braille advent

There are many excellent reasons for making your own reusable advent calendar. It is an eco-friendly choice, it provides great flexibility for customization and in future years having your own can save time and money. My favourite reason is having something to anchor years of childhood Christmas memories that could later on be passed on to the next generation. Sustainable reusable advent calendars in fashion this year. It is a great time to buy one and do something different with it.

Thrifty Choices

Advent Calendars does not have to cost a small fortune. If your child is an avid reader, make your own with books. Car boot sales are filled with second hand books at the 10p – 50p price point, pick a selection and finish off with a few Christmas stories when approaching Christmas Eve.

Make your own with string, present parcels and a stick. Collect small trinkets – again car boot sales are excellent and probably the only place left where some toys can be bought for 5-10p. If tying string isn’t your thing, use washing pegs (as is, decorated or craft supply stores like Hobbycraft and The Range sells festive pegs) if the parcels are light.

An advent bucket also looks good and has the added advantage of being very accessible to make and use. Place it on a chair or the floor and small children can easily reach in and find the right parcel. Alternatively, use small containers and arrange them on an empty shelf or cabinet. Think outside the box and scour the house for pots, jewellery boxes, storage boxes, baskets and buckets. It does not have to match.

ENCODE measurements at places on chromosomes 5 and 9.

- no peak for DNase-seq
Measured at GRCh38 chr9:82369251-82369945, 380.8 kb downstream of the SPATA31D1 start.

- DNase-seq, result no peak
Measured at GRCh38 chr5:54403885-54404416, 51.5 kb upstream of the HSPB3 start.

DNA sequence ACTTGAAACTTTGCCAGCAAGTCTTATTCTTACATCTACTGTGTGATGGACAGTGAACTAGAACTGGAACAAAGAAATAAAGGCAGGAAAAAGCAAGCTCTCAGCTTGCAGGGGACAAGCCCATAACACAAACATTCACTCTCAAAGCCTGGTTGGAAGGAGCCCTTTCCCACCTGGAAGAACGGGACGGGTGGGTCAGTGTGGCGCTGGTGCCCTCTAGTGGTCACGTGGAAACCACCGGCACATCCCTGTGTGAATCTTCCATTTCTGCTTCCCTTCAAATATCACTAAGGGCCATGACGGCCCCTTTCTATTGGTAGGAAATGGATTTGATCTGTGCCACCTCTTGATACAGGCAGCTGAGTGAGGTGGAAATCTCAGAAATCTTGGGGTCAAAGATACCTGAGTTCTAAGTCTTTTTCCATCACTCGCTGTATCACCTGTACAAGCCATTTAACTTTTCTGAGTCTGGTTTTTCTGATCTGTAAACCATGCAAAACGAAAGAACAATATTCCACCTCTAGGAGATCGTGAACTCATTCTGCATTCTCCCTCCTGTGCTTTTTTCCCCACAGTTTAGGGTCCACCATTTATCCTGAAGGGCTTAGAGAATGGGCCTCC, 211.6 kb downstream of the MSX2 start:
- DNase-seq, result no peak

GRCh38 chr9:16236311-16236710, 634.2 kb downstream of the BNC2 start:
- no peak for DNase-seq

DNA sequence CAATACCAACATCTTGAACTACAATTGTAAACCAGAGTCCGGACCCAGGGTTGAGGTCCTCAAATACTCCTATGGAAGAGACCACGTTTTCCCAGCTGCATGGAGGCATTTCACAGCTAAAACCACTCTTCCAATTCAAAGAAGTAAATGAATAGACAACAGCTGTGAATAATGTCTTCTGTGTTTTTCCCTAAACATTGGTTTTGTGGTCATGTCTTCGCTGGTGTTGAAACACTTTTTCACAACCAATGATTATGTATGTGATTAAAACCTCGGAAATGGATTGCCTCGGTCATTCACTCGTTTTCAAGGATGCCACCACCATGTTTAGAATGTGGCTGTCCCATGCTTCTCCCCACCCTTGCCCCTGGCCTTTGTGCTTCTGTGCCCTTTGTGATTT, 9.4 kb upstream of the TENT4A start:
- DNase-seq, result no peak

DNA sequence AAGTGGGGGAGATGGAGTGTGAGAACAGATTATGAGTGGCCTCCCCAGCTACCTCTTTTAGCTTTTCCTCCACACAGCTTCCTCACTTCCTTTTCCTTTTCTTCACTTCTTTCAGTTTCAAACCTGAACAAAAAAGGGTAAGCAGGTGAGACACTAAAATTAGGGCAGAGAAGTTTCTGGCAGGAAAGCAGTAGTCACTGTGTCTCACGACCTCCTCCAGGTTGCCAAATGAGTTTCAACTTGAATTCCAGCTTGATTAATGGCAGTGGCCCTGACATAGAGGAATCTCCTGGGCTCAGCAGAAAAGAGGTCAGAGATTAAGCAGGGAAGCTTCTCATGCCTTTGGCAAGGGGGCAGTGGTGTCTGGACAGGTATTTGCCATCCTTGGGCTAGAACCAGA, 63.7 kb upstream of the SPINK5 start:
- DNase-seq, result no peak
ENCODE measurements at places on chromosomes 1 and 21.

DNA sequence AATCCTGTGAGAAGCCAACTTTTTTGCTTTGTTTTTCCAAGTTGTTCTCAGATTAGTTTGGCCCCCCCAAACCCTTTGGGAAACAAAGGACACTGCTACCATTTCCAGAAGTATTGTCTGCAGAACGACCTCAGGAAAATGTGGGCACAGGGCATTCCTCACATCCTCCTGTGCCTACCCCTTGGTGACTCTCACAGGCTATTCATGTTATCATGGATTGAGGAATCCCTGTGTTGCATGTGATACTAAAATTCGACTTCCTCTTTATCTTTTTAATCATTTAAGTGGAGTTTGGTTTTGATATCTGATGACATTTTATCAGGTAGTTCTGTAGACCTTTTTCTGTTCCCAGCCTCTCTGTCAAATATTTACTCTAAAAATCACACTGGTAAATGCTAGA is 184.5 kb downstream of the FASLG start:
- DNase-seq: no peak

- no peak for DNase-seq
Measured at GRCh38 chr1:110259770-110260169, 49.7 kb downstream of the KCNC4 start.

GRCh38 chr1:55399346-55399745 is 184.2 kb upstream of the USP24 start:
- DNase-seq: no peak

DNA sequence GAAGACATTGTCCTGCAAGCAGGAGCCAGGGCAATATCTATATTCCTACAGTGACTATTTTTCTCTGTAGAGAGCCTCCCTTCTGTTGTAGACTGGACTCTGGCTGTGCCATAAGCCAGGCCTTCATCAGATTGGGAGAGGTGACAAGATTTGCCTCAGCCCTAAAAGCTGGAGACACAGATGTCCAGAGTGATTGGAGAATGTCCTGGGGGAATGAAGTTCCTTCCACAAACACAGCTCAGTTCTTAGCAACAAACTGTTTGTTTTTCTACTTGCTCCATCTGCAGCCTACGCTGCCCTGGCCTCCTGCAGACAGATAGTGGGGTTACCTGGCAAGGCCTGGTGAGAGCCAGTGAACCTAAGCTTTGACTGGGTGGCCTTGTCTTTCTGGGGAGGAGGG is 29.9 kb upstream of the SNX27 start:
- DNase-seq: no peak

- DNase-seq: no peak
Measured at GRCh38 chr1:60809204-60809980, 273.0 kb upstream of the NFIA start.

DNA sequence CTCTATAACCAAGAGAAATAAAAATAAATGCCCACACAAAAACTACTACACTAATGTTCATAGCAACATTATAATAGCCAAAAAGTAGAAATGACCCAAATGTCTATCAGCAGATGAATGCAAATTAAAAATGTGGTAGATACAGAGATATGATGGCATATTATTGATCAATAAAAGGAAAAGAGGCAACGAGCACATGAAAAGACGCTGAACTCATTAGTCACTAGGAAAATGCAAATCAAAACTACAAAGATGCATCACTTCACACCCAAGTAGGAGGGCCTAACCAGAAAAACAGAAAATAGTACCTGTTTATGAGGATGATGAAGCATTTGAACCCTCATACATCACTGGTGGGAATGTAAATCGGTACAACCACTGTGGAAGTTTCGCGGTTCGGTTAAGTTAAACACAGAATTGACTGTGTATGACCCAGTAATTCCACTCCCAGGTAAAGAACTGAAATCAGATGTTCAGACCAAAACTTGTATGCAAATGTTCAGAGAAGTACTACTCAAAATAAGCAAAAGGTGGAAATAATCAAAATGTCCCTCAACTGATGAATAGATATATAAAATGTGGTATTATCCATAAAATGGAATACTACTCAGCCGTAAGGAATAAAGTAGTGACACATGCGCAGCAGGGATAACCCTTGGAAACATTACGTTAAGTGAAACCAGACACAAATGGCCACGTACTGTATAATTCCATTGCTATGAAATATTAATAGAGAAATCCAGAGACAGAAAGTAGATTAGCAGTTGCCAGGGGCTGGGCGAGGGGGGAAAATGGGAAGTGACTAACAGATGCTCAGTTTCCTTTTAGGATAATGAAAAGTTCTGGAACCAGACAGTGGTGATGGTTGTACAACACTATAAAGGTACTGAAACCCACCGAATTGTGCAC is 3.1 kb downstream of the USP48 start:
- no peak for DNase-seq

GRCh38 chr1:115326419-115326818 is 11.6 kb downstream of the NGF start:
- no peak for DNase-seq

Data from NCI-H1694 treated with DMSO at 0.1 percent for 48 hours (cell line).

Special Needs Advent Calendars

For children with special needs a custom advent calendar is a great way to make sure they receive items that they can use. Make a sensory advent calendar or if they have a particular passion or interest, indulge it. It also makes it easier to have age appropriate toys when you buy your own. It is easy to make your own Braille Advent Calendar like this one.

braille advent

Christmas Tree Ornaments Calendar

My three-year old loves Christmas and she loves trees and that makes Christmas trees magical things. We made 24 salt dough Christmas decorations and each day she can choose one to hang on her very own Christmas tree. The boxes each contain a little present as well and I picked up a tin bucket from Hobbycraft to keep these from getting misplaced and lost.

dough 1

Salt Dough Recipe

2 cups flour
1 cup water
1 cup salt
Food colouring

Mix together and knead until the dough is smooth. If it is sticky, add more flour and if it is too dry and does not stick, add more water. It is much easier to add food colouring now than to paint it later. I divided the dough into four parts and made each a different colour. Roll out and use cookie cutters to make the decorations then use a straw to make a small hole in each decoration.

Pre-heat the oven to 100 C and dry out for 1-3 hours. Remove before it begins to discolour. Alternatively, put them in the microwave for 2-3 minutes. Once dry, spray with lacquer on both sides to give your decorations a good finish and ribbon or raffia for loops.

The Tree

We picked up a small artificial tree from the local supermarket for £5, but if you can afford to spend a little more, real trees are usually available from 1 December and going out to buy it can be a lovely start to the festive season.

The Calendar

Our advent calendar this year is a second-hand wooden house with 24 boxes as well as 24 pegs on it.




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